Eat it, Russell!

Eat it, Russell!

BONE TOMAHAWK boasts a decent cast, and a script that offers the usual Western tropes (the solid Sheriff, the comic relief deputy, the gunslinger) but gives them nuances and real personality (the deputy Chicory, for instance, at first seems like an incompetent drunk, but along the way you get to know him and root for him). The dialogue also has an authentic feel (just like in WHITE BUFFALO), where you get the impression that these are people who live in another age (I loved the series DEADWOOD, but their decision to have the characters speak with modern dialogue was off-putting to me).

He needs to get out more...

He needs to get out more…

The gore and blood is also unflinching, in particular a scene where a captive of the Troglodytes is stripped, scalped, and has a spike inserted where only alien probes would dare go… Even scenes such as when Arthur’s broken leg has to be reset is played with a gritty realism that made me wince.



The movie is slow-paced. Many great Westerns are, they’re not all gunfights and bar-room brawls (my favourite Western of all time, Howard Hawks’s RIO BRAVO (1959) is nearly two and a half hours long and consists of long stretches of John Wayne chatting with his buddies or flirting with Angie Dickinson, and I’m perfectly okay with that), but anyone expecting a non-stop orgy of ultra-violence will be disappointed until our heroes actually reach the home of the Troglodytes. There’s also a low-budget feel to it (the town seems to consist of maybe eight people in total).

But if the movie has any major failing, it will be that it will be too horrific for Western fans, and too Westerny for horror films. But that’s the nature of hybrids. BONE TOMAHAWK is available is several different formats, and the trailer is below.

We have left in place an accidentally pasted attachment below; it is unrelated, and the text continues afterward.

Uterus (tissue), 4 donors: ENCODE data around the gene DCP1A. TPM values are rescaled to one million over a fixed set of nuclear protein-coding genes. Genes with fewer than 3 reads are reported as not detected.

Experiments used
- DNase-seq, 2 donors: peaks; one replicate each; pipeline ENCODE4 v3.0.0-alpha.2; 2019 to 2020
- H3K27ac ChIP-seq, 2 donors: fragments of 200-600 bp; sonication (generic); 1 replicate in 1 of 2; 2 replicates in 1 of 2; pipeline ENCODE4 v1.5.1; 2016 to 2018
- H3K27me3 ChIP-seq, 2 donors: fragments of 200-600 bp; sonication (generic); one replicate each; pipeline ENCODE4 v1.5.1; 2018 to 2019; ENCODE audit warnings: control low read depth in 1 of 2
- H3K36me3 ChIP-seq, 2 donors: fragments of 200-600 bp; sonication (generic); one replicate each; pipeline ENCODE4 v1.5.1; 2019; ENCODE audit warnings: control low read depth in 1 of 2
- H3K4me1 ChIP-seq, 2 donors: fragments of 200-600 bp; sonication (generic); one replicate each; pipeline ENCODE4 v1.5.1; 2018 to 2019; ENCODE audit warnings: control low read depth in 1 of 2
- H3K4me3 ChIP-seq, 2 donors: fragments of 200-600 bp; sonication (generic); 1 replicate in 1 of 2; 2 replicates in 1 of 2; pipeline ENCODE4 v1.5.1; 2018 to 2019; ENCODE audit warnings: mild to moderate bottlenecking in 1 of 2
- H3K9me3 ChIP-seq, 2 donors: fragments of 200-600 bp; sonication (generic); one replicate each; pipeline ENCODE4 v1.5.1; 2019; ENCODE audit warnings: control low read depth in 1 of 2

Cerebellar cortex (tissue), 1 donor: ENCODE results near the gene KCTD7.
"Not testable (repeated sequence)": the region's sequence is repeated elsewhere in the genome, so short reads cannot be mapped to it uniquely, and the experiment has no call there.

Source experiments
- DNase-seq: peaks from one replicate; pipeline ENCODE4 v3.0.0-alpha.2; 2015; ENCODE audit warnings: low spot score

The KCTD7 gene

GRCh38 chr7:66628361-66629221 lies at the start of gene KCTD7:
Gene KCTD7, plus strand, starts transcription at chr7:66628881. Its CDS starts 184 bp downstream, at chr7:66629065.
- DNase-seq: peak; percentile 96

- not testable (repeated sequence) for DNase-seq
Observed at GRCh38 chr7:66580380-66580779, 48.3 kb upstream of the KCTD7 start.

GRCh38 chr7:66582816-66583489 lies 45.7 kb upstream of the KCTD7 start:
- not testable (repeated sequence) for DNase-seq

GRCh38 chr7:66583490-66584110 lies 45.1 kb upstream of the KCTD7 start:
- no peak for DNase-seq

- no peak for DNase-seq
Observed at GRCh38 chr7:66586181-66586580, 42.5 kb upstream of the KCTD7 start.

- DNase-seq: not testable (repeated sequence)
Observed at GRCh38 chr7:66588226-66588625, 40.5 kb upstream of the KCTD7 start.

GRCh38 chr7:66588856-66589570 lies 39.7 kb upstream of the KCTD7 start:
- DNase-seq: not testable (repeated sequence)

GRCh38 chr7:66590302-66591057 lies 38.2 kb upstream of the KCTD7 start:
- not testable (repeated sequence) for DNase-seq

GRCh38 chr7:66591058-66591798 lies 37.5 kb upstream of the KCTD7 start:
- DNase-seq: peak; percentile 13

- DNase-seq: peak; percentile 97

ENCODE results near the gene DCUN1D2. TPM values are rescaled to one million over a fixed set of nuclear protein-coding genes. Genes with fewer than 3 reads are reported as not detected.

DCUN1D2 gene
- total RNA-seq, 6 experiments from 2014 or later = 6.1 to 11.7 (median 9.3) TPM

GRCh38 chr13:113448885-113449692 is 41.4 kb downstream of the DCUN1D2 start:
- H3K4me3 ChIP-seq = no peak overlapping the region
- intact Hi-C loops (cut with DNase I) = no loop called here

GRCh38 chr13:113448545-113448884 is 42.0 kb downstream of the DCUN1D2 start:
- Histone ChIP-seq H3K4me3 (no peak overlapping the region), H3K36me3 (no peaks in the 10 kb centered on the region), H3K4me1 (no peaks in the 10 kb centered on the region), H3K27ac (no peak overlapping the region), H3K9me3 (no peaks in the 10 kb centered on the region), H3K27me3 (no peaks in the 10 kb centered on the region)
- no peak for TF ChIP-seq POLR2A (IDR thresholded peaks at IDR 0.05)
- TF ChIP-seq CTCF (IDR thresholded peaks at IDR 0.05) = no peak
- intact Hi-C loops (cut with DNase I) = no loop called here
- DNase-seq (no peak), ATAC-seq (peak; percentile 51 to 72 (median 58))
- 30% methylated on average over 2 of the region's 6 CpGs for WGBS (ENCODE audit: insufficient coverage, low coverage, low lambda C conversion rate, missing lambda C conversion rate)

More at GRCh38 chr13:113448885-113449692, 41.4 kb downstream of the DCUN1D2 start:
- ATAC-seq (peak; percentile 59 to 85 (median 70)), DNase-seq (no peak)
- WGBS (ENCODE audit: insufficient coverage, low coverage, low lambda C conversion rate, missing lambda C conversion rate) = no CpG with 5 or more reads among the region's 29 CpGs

Deggsy’s Summary:

Director: S. Craig Zahler

Plot: 4 out of 5 stars

Gore: 5 out of 10 skulls

Zombie Mayhem: 0 out of 5 brains

Reviewed by Deggsy. Yippee Kay-Yay…

4 Responses to “Bone Tomahawk (2015)”
  1. Gynocrat says:

    The subtlety of the Professor Tall Trees’ scene is brilliant. Zahn McClarnon plays Tall Trees, and when they’re all demanding to know what tribe it is, ‘he says the’re no tribe’, and explains they’re troglodytes (no capital T there), then the people around him are like– ;they’re a tribe called Troglodytes’—the look on his face says it all: I’m an educated native surrounded by stupid white-people.

    Liked by 1 person

Check out what others are saying...
  1. […] BONE TOMAHAWK: In some alternate reality where Westerns never died out, this could have been made by Wes Craven or John Carpenter, a story of a small band of cowboys led by Kurt Russell who set out to rescue a small group of people who have been abducted by a tribe of cannibalistic Troglodytes living high in the hills. As much a character piece as horror, it doesn’t flinch from the brutal scenes when they come, though its hybrid nature might put off pure Western fans, or bore pure horror fans. But it was something different in a field filled with zombies and ghost stories, and that’s something to consider.  […]